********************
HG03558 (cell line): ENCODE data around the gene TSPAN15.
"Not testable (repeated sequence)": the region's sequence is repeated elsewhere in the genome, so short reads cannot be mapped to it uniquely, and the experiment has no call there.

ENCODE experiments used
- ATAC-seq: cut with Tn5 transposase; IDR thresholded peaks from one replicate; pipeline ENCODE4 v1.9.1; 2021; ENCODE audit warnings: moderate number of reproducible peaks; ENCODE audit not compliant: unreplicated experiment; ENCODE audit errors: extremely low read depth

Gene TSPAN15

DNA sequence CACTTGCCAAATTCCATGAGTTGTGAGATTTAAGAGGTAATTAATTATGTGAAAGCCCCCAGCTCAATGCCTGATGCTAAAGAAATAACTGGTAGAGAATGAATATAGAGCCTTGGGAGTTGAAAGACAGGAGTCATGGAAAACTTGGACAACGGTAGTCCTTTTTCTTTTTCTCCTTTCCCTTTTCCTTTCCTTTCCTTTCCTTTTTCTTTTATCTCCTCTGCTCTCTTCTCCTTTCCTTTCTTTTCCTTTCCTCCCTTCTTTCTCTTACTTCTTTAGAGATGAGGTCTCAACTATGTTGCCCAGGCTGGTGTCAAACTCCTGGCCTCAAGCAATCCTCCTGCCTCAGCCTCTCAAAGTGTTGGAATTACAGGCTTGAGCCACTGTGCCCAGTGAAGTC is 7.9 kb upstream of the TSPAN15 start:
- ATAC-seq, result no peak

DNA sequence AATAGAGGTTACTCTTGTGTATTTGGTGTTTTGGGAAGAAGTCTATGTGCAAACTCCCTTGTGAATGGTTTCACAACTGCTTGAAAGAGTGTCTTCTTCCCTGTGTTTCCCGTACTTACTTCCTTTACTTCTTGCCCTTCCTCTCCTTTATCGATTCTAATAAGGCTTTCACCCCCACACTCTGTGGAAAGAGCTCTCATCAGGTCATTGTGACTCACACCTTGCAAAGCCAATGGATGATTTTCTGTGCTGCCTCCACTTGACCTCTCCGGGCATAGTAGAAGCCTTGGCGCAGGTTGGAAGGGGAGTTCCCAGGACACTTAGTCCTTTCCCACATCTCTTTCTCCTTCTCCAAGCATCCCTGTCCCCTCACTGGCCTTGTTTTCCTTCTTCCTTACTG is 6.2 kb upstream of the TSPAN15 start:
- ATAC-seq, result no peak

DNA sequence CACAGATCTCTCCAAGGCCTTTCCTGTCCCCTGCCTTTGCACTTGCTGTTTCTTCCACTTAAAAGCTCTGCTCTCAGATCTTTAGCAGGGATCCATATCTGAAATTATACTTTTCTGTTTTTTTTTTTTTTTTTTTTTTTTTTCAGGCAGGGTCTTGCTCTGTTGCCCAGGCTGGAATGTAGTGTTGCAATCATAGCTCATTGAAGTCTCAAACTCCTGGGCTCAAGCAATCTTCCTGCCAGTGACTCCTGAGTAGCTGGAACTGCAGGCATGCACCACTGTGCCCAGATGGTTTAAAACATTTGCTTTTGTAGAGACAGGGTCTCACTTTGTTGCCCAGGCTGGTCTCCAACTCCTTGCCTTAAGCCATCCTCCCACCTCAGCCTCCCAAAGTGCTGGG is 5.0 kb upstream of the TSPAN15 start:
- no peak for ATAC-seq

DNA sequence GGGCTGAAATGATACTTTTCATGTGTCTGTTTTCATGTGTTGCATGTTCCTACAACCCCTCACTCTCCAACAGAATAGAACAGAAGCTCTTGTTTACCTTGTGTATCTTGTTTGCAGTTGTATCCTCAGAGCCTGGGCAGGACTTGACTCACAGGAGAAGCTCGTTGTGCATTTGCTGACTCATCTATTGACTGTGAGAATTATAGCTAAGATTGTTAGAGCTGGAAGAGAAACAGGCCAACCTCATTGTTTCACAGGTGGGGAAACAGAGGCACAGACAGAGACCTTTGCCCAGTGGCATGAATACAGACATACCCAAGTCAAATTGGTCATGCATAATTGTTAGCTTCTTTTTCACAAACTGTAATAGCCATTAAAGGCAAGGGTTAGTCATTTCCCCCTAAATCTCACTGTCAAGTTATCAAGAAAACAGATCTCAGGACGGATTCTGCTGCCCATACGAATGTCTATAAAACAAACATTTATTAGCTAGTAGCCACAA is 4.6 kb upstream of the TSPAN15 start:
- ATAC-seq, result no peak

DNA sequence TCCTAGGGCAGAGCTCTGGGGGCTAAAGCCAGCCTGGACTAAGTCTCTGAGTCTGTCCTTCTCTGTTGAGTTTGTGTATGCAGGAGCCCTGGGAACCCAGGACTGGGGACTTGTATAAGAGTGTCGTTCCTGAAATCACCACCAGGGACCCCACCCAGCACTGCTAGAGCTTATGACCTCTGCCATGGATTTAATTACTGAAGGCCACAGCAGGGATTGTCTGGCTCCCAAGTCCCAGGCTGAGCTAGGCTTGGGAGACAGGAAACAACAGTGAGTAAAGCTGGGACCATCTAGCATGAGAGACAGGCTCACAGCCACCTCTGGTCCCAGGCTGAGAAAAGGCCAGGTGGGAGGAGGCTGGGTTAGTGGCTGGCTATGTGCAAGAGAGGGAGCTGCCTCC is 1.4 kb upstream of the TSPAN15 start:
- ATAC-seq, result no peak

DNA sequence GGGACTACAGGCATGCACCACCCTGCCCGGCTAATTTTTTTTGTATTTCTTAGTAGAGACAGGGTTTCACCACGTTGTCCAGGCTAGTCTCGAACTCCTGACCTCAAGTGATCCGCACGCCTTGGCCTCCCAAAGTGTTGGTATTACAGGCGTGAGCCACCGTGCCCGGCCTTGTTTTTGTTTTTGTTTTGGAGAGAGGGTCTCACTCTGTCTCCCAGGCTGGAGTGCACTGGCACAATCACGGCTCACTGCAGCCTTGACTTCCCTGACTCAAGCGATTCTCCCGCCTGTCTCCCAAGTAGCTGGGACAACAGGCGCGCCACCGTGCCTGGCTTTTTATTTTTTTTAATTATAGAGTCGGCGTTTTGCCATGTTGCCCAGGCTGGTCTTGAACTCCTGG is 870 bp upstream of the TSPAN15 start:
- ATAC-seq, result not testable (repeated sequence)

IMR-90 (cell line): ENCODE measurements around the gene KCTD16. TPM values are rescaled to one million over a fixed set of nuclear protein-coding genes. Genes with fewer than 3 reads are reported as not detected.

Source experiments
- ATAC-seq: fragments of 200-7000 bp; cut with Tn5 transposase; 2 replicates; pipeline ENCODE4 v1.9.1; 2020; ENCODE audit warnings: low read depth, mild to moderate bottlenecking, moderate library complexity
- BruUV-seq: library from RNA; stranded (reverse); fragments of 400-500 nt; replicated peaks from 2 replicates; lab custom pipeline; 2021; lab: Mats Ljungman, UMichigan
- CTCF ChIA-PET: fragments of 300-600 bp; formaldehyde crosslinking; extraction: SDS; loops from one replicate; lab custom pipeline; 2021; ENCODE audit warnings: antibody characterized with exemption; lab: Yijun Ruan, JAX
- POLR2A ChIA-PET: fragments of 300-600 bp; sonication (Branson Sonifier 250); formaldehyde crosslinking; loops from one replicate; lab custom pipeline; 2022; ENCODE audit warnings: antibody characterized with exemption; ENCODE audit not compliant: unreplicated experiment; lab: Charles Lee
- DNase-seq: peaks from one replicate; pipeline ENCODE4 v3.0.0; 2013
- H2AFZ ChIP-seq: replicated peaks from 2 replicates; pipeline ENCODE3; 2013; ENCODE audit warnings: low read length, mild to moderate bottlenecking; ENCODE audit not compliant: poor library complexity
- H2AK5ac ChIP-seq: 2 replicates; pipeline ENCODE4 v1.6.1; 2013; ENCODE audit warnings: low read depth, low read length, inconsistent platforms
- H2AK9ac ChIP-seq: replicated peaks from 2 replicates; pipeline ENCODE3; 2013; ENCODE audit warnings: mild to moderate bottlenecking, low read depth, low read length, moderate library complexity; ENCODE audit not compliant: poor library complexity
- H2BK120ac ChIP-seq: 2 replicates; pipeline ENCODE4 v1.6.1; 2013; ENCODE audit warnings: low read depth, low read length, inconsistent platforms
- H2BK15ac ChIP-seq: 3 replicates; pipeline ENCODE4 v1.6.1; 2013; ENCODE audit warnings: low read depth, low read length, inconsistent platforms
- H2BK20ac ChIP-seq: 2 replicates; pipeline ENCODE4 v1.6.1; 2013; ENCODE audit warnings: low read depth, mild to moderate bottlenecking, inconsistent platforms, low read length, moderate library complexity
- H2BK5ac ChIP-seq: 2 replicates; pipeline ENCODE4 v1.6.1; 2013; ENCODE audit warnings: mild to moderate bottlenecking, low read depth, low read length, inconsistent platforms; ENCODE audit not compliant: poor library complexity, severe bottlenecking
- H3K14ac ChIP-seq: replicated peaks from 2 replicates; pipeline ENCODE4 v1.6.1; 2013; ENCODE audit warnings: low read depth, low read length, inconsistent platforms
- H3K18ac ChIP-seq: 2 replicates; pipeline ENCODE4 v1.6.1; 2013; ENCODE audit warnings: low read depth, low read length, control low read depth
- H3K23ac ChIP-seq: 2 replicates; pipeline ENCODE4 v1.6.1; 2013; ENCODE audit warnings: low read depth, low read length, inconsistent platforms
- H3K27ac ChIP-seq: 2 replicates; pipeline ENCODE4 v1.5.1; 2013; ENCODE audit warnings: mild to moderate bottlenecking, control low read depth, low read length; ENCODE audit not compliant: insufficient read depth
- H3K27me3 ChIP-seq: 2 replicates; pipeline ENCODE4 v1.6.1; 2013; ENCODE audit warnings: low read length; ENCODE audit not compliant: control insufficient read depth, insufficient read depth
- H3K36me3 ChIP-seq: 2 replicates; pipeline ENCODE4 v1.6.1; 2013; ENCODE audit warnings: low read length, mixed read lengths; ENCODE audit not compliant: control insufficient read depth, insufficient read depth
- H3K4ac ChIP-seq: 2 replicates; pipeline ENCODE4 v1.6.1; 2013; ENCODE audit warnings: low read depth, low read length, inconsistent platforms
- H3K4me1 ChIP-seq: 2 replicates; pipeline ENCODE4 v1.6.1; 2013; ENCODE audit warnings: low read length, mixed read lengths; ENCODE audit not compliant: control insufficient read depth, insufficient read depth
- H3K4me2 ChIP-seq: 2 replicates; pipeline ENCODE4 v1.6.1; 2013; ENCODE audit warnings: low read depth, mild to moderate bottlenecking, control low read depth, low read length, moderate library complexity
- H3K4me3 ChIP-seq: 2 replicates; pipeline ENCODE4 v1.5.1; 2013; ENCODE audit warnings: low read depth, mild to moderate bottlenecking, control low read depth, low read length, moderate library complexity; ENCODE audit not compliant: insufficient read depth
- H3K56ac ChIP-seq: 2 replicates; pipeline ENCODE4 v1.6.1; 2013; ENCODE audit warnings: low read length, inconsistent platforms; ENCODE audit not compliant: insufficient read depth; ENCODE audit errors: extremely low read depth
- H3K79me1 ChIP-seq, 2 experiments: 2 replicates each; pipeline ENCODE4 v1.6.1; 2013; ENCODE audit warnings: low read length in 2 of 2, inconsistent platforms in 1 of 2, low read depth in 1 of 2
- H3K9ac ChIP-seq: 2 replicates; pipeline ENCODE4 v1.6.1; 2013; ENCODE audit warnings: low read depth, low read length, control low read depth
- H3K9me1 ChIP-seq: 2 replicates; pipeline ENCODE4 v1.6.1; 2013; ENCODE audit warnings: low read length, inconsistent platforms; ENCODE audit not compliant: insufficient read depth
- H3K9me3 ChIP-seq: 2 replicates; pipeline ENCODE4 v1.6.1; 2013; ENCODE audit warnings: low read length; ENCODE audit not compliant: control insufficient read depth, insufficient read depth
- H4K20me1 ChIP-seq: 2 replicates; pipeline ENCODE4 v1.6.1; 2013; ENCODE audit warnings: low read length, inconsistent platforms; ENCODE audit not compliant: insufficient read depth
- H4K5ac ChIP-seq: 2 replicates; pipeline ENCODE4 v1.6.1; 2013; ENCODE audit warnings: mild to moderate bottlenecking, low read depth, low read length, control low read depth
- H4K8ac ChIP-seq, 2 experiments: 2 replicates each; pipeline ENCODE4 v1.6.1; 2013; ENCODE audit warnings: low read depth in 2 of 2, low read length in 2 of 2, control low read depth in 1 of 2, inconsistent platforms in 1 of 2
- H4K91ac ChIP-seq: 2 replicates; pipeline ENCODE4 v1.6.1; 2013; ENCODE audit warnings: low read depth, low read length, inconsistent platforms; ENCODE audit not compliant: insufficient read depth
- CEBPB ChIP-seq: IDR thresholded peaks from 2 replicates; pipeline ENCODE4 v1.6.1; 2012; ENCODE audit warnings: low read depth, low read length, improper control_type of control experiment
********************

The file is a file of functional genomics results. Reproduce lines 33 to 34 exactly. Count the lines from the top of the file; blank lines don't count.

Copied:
- H3K18ac ChIP-seq: 2 replicates; pipeline ENCODE4 v1.6.1; 2013; ENCODE audit warnings: low read depth, low read length, control low read depth
- H3K23ac ChIP-seq: 2 replicates; pipeline ENCODE4 v1.6.1; 2013; ENCODE audit warnings: low read depth, low read length, inconsistent platforms